Neumarkt 13

< Back
Photo by Monique Ligtenberg

What is the story behind the racist house names at Neumarkt 13?

Written by Ashkira Darman (Audio will follow shortly…)

WARNING: The following contains source citations that use racist language.

In the 15th century, Zurichers changed their residence approximately every five years. Within this active movement, the house name was often the only stable element that held entire streets together over long periods of time. It served as orientation, identification and clarification of ownership. For example, a deed of sale from 1443 refers to the change of ownership of the "hus zum Morenkopff", which we associate today with the address Neumarkt 13. Another source proves that in 1467, the silk embroiderer Jörg Rott and his family lived there and paid five pounds in taxes for it.

Several houses in Zurich from the 14th and 15th centuries bear the term "M***" in their names, as does another house at Marktgasse 19 from the 16th century, which was known as "M***könig". Such house names are not specific to Zurich and can be found in numerous late medieval towns. But how did the contemporaries of that time interpret this, from today's point of view, racist term?

In the early Middle Ages, from the 6th to the 11th century,  the term "M***" was a designation of origin and can be traced back to the Latin loanword "maurus". Increasingly, however, it merged with the Greek term "moros", which means foolish and godless. This conflation of words also reflects the view of "Christian Europe" on the "Muslim world". The controversial term consequently referred both to inhabitants of Mauritania and to the whole of Africa, as well as to Muslims. 

There was little direct contact in Europe with people referred to as “M***” until the Crusades in the 11th century. Nevertheless, numerous figures with explicitly black skin color appeared in theological texts and images, which embodied the negative, sin, and evil. Until the late Middle Ages, horror images of grotesque black demons and devils with African features were spread.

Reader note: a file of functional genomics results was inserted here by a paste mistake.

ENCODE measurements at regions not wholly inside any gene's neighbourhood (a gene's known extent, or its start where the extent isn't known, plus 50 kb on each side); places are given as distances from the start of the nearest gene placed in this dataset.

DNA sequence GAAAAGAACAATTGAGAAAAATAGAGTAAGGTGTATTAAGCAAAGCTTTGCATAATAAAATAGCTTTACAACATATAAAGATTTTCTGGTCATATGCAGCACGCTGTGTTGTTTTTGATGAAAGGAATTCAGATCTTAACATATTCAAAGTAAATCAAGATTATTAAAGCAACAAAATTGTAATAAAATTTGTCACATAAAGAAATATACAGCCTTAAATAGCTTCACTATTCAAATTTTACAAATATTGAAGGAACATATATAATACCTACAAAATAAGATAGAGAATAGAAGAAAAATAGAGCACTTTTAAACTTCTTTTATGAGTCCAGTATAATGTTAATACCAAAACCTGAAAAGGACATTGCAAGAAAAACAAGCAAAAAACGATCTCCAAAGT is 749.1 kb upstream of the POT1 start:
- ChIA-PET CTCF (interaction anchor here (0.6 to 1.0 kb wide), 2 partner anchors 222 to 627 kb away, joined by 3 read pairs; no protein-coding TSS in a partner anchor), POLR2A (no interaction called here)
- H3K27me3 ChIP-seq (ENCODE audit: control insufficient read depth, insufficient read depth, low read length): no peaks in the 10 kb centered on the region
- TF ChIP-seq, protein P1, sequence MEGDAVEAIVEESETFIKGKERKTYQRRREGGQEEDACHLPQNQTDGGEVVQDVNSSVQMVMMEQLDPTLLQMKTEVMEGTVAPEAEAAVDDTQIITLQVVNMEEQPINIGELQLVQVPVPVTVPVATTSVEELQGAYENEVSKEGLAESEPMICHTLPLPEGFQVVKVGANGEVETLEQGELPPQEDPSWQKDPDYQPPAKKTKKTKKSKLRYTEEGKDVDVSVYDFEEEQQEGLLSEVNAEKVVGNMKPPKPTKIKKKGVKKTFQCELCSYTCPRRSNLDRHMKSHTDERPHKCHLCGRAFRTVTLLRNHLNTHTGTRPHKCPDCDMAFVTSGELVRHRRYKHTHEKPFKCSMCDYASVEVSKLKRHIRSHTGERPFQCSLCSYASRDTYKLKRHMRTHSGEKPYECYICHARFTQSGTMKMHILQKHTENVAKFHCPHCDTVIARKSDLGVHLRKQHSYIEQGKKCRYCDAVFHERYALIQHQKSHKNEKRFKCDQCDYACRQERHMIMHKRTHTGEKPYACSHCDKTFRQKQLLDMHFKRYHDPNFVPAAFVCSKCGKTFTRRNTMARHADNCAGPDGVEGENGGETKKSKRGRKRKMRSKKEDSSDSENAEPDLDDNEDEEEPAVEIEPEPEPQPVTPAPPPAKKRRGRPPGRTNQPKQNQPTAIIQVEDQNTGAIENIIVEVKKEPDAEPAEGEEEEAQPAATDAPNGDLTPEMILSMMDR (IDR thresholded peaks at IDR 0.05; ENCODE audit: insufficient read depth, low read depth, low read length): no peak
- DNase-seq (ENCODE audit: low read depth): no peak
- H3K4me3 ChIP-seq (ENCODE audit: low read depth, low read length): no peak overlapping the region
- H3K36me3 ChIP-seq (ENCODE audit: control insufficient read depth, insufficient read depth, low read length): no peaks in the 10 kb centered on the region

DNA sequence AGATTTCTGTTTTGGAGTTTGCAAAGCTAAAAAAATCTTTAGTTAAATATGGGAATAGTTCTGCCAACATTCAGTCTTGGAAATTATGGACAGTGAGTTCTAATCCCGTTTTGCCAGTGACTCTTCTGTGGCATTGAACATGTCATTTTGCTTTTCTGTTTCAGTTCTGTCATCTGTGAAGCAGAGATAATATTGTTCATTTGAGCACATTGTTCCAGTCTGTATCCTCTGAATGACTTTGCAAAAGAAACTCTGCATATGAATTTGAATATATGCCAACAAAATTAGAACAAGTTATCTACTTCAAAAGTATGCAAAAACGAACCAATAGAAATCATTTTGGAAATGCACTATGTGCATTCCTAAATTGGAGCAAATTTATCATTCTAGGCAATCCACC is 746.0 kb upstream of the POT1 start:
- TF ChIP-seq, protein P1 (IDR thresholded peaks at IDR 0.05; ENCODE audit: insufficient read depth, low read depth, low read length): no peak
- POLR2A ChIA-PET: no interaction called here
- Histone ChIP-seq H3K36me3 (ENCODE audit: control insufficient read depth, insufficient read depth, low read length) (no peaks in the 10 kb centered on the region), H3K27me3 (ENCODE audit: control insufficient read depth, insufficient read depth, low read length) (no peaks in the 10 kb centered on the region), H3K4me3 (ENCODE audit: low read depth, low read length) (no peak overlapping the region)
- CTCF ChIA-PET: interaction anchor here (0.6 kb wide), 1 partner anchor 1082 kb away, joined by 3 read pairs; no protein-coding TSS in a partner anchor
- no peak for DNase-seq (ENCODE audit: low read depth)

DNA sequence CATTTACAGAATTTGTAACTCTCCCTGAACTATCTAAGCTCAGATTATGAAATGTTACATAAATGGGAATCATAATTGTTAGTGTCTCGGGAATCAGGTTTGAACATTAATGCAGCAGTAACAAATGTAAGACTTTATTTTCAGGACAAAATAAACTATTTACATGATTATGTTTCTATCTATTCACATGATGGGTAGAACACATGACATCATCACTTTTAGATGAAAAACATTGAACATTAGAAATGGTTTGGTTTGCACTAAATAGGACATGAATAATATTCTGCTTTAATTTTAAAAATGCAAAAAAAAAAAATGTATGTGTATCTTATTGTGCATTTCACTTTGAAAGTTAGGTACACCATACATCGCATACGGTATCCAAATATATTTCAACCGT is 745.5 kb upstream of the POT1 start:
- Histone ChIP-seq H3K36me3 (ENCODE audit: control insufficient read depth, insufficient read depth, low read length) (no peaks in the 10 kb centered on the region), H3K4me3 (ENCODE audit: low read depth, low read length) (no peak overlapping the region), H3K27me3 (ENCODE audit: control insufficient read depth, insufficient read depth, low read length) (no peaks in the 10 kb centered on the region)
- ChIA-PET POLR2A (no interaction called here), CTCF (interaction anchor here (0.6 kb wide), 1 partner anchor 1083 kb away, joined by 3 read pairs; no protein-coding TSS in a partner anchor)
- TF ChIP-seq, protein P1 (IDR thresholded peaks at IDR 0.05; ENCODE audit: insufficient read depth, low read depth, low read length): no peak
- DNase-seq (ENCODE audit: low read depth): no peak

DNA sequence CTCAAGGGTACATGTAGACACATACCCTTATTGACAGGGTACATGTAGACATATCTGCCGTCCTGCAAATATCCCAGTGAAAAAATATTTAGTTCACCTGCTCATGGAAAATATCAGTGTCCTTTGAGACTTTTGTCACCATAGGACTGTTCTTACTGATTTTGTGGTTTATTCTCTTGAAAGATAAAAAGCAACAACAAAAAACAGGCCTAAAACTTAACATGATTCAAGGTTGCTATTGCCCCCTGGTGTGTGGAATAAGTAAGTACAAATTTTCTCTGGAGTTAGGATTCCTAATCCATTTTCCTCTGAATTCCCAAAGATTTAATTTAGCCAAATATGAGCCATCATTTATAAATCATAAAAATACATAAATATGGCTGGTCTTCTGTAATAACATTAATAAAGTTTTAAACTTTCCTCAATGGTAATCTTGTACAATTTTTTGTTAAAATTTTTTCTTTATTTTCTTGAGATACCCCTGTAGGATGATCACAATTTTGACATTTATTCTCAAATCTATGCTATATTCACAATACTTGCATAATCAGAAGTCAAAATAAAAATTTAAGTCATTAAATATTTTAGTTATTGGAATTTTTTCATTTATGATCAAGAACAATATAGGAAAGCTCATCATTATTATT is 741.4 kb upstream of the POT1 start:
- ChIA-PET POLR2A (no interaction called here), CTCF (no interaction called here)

As long-distance trade intensified from the 11th century onward, contacts with people from the Arab and African regions increased. This was accompanied by the emergence of more pictorial representations of so-called "M***". These representations were ambivalent. On the one hand, black people were depicted as less human or as torturers of Christ, but on the other hand, there were also examples of positive depictions, such as those of St. Mauritius, the three kings, or individual African, non-Christian people who behaved in a "virtuous" manner. In Zurich and in southern Germany, however, there are no black depictions of St. Mauritius or of the city saints Felix and Regula, all three of whom belonged to the Theban Legion and who were described as "moren" in an imperial chronicle in 1160.

Art of the late Middle Ages showed less variety of skin tones. Higher-ranking Christian people were increasingly depicted with white skin. Black people, on the other hand, were increasingly depicted in a derogatory manner. In the process, clichés were taken up that continued to be prominent in modern racism. Religious and cultural attributions were increasingly linked to external characteristics. On the Iberian Peninsula, for example, fundamental differences between people were asserted as early as the 15th century, in order to deny certain people rights and privileges.

This change in meaning emphasizes the ambivalence toward "M***", strongly characterized by exclusion and demarcation. While the term did not yet have racist connotations during silk embroiderer Jörg Rott’s lifetime in the 15th century, it increasingly became a symbol of exoticism and foreignness. This is the history of the term's use today, not merely its "original" meaning. 

Ashkira Darman is a historian. She wrote her doctoral thesis in the field of late medieval Jewish history with a focus on legal and financial history at the University of Zurich. Over the years, she has been dealing with questions of knowledge production and knowledge transmission within the framework of the postcolonial approach. She teaches history at the Realgymnasium Rämibühl.


Quellenexzerpte und Hausgeschichte von Heinrich Steinmann 1979, Baugeschichtliches Archiv Zürich.

Die Steuerbücher von Stadt und Landschaft Zürich des XIV. und XV. Jahrhunderts. Steuerrödel 1467 – 1470. Hsg. vom Staatsarchiv des Kantons Zürich. Zürich 1942 – 1958.‍ (Bilder)

Further reading:

Caviness, Madeline. From the Self-Invention of the Whiteman in the Thirteenth Century to The Good, The Bad, and The Ugly. In: Different Visions: a Journal of New Perspectives on Medieval Art 1 (2008). S. 1 – 33.

Devisse, Jeanand Michel Mollat. The Image of the Black in Western Art. From the early christian era to the “Age of Discovery”: Africans in the christian ordnance of the world. Part 2. Hsg. David Bindman und Henry Louis Gates, Jr. Cambridge 2010.

Hatt, Linda. Die Hausnamen der Schaffhauser Altstadt. Masterarbeit Universität Zürich. 2014.

Hinrichsen, Malte und Wulf D. Hund. Metamorphosen des «Mohren». Rassistische Sprache und historischer Wandel. In: Sprache - Macht – Rassismus. Berlin 2014. S. 69 – 96.

Gilomen, Hans-Jörg. Demographie und Mobilität. Fragen nach den Grenzen von Bindung von Familienidentität an den Wohnsitz in der spätmittelalterlichen Stadt. In: Häuser, Namen und Identitäten. Beiträge zur spätmittelalterlichen und frühneuzeitlichen Stadtgeschichte. Hsg. K. Czaja und G. Signori. Konstanz 2009. S. 11 – 30.

Grohne, Ernst. Die Hausnamen und Hauszeichen. Ihre Geschichte, Verbreitung und Einwirkung auf die Bildung der Familien- und Gassennamen. Göttingen 1913.